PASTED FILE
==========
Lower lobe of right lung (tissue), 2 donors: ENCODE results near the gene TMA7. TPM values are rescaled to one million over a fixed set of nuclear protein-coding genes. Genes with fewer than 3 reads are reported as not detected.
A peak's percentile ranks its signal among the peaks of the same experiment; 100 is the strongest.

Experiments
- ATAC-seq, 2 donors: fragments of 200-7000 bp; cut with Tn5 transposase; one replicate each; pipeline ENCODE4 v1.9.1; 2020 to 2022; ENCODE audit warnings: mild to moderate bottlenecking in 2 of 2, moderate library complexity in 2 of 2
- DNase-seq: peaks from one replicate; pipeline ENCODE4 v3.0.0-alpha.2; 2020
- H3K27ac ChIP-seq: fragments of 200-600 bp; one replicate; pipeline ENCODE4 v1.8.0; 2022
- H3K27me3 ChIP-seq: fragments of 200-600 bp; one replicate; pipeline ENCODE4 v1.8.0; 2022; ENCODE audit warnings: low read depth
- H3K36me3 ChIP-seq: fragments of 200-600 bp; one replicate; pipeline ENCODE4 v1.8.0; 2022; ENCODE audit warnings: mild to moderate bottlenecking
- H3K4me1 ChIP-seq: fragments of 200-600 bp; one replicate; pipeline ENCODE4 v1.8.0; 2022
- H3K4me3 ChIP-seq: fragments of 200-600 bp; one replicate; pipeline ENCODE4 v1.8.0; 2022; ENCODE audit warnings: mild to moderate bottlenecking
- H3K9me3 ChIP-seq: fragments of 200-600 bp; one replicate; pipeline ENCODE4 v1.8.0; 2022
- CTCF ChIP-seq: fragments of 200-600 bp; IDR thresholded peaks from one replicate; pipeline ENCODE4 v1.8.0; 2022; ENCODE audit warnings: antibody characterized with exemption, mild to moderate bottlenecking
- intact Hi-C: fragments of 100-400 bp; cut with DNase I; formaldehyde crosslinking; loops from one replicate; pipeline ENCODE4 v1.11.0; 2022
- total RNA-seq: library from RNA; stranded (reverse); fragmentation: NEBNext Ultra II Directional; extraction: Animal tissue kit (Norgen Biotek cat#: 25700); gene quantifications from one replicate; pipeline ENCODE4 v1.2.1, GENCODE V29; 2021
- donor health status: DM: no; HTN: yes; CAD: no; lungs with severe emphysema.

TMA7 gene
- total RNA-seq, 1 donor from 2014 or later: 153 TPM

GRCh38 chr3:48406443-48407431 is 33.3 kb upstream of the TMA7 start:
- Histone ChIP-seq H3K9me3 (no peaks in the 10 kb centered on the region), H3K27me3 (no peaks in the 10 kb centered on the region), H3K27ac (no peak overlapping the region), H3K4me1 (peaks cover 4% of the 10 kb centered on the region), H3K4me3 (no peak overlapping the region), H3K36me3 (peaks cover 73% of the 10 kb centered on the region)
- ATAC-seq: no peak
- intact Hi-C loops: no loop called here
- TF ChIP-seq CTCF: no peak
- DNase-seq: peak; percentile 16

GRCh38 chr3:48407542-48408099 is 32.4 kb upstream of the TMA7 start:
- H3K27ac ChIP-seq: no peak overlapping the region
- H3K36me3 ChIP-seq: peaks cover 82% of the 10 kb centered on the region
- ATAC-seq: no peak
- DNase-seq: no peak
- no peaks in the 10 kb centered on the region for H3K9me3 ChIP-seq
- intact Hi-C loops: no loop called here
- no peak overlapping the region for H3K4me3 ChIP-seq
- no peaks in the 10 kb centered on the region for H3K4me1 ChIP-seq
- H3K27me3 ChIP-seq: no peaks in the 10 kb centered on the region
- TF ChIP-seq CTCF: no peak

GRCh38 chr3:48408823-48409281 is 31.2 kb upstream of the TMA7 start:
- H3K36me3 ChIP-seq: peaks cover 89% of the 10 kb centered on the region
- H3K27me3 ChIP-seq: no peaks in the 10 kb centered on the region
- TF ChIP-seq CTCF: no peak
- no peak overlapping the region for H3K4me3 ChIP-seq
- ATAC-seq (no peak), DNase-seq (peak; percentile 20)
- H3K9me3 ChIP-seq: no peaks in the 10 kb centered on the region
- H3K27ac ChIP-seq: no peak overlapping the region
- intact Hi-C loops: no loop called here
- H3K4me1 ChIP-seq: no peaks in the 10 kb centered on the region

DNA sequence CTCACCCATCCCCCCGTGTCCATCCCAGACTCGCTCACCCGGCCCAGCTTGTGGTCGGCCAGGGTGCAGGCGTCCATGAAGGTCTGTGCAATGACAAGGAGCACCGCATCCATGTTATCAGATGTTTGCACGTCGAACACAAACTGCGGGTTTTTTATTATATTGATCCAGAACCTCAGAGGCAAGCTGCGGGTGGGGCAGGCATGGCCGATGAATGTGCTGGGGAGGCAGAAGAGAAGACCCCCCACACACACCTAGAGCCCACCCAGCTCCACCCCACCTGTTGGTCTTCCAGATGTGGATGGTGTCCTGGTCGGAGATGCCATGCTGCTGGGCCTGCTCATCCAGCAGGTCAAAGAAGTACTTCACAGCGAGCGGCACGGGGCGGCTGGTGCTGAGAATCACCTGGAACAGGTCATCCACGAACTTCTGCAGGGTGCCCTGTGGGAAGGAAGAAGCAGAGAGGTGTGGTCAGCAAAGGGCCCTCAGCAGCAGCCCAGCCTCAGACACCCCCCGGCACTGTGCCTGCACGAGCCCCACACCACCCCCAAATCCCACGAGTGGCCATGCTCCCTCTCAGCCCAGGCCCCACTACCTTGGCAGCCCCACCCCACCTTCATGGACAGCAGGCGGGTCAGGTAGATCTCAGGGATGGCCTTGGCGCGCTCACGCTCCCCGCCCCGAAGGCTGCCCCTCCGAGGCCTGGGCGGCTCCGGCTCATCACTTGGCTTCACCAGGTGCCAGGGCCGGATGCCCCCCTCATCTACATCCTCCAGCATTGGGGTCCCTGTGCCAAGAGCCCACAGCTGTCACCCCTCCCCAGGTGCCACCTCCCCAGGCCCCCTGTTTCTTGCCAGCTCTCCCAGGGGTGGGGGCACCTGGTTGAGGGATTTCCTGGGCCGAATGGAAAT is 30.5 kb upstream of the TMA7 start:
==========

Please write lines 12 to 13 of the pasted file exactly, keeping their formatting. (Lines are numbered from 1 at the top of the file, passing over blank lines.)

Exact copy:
- CTCF ChIP-seq: fragments of 200-600 bp; IDR thresholded peaks from one replicate; pipeline ENCODE4 v1.8.0; 2022; ENCODE audit warnings: antibody characterized with exemption, mild to moderate bottlenecking
- intact Hi-C: fragments of 100-400 bp; cut with DNase I; formaldehyde crosslinking; loops from one replicate; pipeline ENCODE4 v1.11.0; 2022